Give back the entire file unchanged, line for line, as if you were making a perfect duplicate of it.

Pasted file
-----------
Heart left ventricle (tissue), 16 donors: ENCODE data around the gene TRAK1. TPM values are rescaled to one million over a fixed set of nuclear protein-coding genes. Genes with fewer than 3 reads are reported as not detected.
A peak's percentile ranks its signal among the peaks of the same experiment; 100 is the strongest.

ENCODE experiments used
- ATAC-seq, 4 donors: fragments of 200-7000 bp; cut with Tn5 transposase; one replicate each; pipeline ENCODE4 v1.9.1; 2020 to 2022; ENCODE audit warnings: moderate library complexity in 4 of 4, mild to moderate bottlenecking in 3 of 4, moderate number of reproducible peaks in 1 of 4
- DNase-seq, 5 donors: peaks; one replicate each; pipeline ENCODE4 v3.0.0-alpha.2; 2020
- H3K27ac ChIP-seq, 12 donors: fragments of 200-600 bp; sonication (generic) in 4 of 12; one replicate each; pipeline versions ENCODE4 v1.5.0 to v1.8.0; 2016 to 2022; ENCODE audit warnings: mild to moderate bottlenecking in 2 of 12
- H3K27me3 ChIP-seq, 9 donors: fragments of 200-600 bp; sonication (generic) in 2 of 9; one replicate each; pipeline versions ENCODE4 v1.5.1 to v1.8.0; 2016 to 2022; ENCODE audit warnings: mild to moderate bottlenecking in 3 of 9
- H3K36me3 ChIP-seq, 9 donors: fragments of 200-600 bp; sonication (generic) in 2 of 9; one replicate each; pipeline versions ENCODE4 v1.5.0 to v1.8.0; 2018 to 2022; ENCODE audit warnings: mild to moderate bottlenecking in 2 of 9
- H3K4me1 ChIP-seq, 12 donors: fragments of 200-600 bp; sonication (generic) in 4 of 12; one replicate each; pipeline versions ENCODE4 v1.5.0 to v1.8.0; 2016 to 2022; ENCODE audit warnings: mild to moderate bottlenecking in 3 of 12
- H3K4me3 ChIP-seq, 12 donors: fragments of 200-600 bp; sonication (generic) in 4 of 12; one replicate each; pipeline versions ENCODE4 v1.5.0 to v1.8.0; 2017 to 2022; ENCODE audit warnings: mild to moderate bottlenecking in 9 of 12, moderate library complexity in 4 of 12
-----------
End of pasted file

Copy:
Heart left ventricle (tissue), 16 donors: ENCODE data around the gene TRAK1. TPM values are rescaled to one million over a fixed set of nuclear protein-coding genes. Genes with fewer than 3 reads are reported as not detected.
A peak's percentile ranks its signal among the peaks of the same experiment; 100 is the strongest.

ENCODE experiments used
- ATAC-seq, 4 donors: fragments of 200-7000 bp; cut with Tn5 transposase; one replicate each; pipeline ENCODE4 v1.9.1; 2020 to 2022; ENCODE audit warnings: moderate library complexity in 4 of 4, mild to moderate bottlenecking in 3 of 4, moderate number of reproducible peaks in 1 of 4
- DNase-seq, 5 donors: peaks; one replicate each; pipeline ENCODE4 v3.0.0-alpha.2; 2020
- H3K27ac ChIP-seq, 12 donors: fragments of 200-600 bp; sonication (generic) in 4 of 12; one replicate each; pipeline versions ENCODE4 v1.5.0 to v1.8.0; 2016 to 2022; ENCODE audit warnings: mild to moderate bottlenecking in 2 of 12
- H3K27me3 ChIP-seq, 9 donors: fragments of 200-600 bp; sonication (generic) in 2 of 9; one replicate each; pipeline versions ENCODE4 v1.5.1 to v1.8.0; 2016 to 2022; ENCODE audit warnings: mild to moderate bottlenecking in 3 of 9
- H3K36me3 ChIP-seq, 9 donors: fragments of 200-600 bp; sonication (generic) in 2 of 9; one replicate each; pipeline versions ENCODE4 v1.5.0 to v1.8.0; 2018 to 2022; ENCODE audit warnings: mild to moderate bottlenecking in 2 of 9
- H3K4me1 ChIP-seq, 12 donors: fragments of 200-600 bp; sonication (generic) in 4 of 12; one replicate each; pipeline versions ENCODE4 v1.5.0 to v1.8.0; 2016 to 2022; ENCODE audit warnings: mild to moderate bottlenecking in 3 of 12
- H3K4me3 ChIP-seq, 12 donors: fragments of 200-600 bp; sonication (generic) in 4 of 12; one replicate each; pipeline versions ENCODE4 v1.5.0 to v1.8.0; 2017 to 2022; ENCODE audit warnings: mild to moderate bottlenecking in 9 of 12, moderate library complexity in 4 of 12